Every Canadian Prime Minister since the 1970s has been closely affiliated with the Desmarais family, even to the extent that they have become family (such as with Jean Chrétien), and they socialize in Europe with King Juan Carlos of Spain, French President Sarkozy, and the Rothschild family; and with George H.W. Bush, Bill Clinton, and the others in the United States. Through the Bilderberg group, Trilateral Commission, Council on Foreign Relations, Council of the Americas, and JP Morgan Chase, the Desmarais family is closely integrated with the Rockefeller family in the United States. Having managed to keep their names out of the papers and press for so long, it’s time to shed a little light on the Desmarais family and their empire of power.
The American Empire had an early start in East and Southeast Asia, beginning with a U.S. Marine invasion of an Indonesian town in 1832, another Indonesian town in 1839, and a brief occupation of Danang (Vietnam) in 1846. From there, the United States sought to expand its commercial hegemony and establish trade relations in East and Southeast Asia. When a U.S. mission to Japan arrived in 1853, to establish a coaling station for American ships on their way to the lucrative market of China, this marked the “opening” of Japan, which had been isolated for over 200 years. From then on, the Japanese Empire and nation state formed, expanding with the colonization of Formosa (Taiwan) in 1895 and Korea in 1910. In the late 1890s, America established its first colony during the Philippine-American War (1899-1902), and thereafter, the American and Japanese empires expanded their commercial hegemony and military strength over the region, until an inevitable clash of empires took place in World War II, and thereafter established the United States as the reigning imperial hegemony of all East and Southeast Asia.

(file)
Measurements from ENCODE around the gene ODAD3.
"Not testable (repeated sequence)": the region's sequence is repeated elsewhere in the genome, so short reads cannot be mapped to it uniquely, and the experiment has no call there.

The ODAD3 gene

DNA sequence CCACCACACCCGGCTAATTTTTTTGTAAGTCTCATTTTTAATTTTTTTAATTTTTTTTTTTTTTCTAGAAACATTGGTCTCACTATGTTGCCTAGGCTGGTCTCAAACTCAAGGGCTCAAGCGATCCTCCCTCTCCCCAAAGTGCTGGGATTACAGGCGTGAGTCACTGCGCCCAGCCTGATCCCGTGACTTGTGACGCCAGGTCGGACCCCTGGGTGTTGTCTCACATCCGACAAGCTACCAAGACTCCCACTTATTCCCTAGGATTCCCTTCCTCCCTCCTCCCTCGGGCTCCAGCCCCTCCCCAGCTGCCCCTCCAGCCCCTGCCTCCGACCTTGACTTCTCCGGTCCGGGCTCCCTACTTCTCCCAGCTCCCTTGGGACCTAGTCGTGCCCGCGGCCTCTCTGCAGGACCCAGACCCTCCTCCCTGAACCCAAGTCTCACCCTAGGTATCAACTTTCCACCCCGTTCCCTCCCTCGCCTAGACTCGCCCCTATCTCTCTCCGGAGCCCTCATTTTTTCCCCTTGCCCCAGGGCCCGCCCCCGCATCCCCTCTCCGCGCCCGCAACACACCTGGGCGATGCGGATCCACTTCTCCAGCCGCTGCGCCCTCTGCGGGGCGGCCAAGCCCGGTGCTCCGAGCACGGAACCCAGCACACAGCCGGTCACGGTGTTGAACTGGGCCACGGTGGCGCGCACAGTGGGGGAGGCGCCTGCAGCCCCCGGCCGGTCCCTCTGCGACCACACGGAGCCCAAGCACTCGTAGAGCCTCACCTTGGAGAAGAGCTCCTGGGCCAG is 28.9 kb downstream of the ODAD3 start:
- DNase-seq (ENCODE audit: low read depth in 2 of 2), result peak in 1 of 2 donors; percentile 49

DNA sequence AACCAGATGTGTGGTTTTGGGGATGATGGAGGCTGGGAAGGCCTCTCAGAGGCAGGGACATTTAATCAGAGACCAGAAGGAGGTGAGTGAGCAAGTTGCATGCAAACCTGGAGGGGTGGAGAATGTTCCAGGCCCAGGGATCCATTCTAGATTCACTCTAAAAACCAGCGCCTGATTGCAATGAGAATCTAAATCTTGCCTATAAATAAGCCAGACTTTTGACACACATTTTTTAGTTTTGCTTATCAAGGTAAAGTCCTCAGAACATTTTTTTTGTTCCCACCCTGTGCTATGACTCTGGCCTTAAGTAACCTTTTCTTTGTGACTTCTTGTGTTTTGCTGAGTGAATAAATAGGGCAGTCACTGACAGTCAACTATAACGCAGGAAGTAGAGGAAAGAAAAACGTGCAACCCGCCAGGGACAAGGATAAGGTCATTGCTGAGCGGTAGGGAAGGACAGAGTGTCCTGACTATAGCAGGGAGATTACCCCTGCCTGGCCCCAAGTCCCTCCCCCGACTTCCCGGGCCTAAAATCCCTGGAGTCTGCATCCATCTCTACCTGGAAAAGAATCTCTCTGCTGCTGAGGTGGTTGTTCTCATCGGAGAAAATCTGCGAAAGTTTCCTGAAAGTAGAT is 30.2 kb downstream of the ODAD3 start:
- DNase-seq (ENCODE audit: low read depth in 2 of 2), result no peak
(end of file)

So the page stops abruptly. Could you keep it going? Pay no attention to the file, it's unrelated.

“Understanding the Arab Spring”
Seeking to place the Arab Spring within a wider geopolitical and social context, this episode draws a thread through the middle of many critical interpretations of the events in the Arab world, those which view the uprisings as authentic and organic democratic revolts, and those which view them as a Western covert strategy of regime change. Instead, the truth can better be found somewhere in the middle. The aspirations and circumstances in which people of the Arab – and indeed wider – world seek and struggle for democracy are the conditions which they live and have lived under naturally breed. Thus, the conditions for democratic uprisings were present simply due to the living conditions of the population, and to the realities of the ‘global political awakening’, which reflects the fact that the majority of the world’s population is now awakened to the social depravity, economic exploitation, political repression, and general domination to which they have been subjected.
On the other hand, American imperial strategists are aware of these changes and seek to pre-empt and co-opt these aspirations to serve their own imperial interests. In this context, a 2005 Council on Foreign Relations report indicated that it was in the U.S. interest to promote democracy in the Arab world, however, the strategy would best be pursued through “evolution, not revolution,” because revolution is inherently problematic and unstable. While U.S. aid agencies and democracy promotion organizations have established contacts with Arab organizations, comparisons to the colour revolutions in Eastern Europe are lacking a critical detail: the difference between popular/public opinion in Eastern Europe (which was more Western oriented in ideology and aspirations) and that of the Arab world (which is virulently anti-American), and thus, authentic democracy in the Arab world is not in the interests of the U.S. The issues are complex, the circumstances are global, regional, national and local, but for any attempt to impose a more comprehensive understanding of the Arab Spring, these issues must be remedied.